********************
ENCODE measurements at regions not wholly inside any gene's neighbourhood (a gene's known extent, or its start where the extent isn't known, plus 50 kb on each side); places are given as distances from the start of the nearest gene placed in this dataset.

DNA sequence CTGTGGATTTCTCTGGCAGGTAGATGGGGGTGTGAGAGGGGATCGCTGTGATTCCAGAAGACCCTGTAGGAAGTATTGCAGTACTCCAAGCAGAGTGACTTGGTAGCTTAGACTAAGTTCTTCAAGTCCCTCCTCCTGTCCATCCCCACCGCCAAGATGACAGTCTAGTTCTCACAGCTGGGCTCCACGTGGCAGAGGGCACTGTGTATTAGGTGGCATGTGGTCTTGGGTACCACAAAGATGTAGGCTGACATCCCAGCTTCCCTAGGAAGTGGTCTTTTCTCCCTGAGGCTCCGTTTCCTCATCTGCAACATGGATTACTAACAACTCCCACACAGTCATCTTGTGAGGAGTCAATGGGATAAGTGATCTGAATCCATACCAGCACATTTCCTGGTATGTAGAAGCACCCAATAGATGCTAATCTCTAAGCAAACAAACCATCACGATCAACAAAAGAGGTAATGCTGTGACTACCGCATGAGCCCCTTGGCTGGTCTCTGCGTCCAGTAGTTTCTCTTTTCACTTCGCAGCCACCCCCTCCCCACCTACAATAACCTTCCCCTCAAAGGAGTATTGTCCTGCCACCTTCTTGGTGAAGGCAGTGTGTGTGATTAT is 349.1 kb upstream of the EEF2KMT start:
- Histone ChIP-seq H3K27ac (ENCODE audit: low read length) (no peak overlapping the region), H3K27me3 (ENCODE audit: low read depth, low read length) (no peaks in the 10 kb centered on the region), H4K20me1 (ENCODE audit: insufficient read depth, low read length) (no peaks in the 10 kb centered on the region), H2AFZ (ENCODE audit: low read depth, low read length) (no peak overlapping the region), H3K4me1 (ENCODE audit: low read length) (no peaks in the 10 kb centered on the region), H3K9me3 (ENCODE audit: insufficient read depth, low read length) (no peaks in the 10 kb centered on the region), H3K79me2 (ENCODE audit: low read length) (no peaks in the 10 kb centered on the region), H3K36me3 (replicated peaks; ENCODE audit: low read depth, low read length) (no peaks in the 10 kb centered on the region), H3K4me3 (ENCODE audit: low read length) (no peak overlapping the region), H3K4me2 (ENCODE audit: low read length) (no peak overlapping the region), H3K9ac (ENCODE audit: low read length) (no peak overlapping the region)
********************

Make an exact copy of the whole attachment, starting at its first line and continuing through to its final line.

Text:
ENCODE measurements at regions not wholly inside any gene's neighbourhood (a gene's known extent, or its start where the extent isn't known, plus 50 kb on each side); places are given as distances from the start of the nearest gene placed in this dataset.

DNA sequence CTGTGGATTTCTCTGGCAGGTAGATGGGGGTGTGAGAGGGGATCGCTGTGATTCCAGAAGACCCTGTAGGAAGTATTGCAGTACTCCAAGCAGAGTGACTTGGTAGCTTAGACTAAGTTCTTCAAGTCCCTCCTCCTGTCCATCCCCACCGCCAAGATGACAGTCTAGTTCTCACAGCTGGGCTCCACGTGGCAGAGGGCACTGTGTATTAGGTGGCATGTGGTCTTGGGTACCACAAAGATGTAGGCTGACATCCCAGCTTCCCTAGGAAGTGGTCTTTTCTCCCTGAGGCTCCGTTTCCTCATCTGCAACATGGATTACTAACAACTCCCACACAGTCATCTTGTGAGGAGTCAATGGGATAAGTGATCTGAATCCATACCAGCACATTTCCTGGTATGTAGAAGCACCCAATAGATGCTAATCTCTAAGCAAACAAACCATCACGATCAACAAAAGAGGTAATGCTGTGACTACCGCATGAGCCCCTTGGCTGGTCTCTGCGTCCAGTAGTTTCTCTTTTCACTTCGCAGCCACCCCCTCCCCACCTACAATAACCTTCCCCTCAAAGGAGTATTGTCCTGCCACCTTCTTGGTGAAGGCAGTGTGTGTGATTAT is 349.1 kb upstream of the EEF2KMT start:
- Histone ChIP-seq H3K27ac (ENCODE audit: low read length) (no peak overlapping the region), H3K27me3 (ENCODE audit: low read depth, low read length) (no peaks in the 10 kb centered on the region), H4K20me1 (ENCODE audit: insufficient read depth, low read length) (no peaks in the 10 kb centered on the region), H2AFZ (ENCODE audit: low read depth, low read length) (no peak overlapping the region), H3K4me1 (ENCODE audit: low read length) (no peaks in the 10 kb centered on the region), H3K9me3 (ENCODE audit: insufficient read depth, low read length) (no peaks in the 10 kb centered on the region), H3K79me2 (ENCODE audit: low read length) (no peaks in the 10 kb centered on the region), H3K36me3 (replicated peaks; ENCODE audit: low read depth, low read length) (no peaks in the 10 kb centered on the region), H3K4me3 (ENCODE audit: low read length) (no peak overlapping the region), H3K4me2 (ENCODE audit: low read length) (no peak overlapping the region), H3K9ac (ENCODE audit: low read length) (no peak overlapping the region)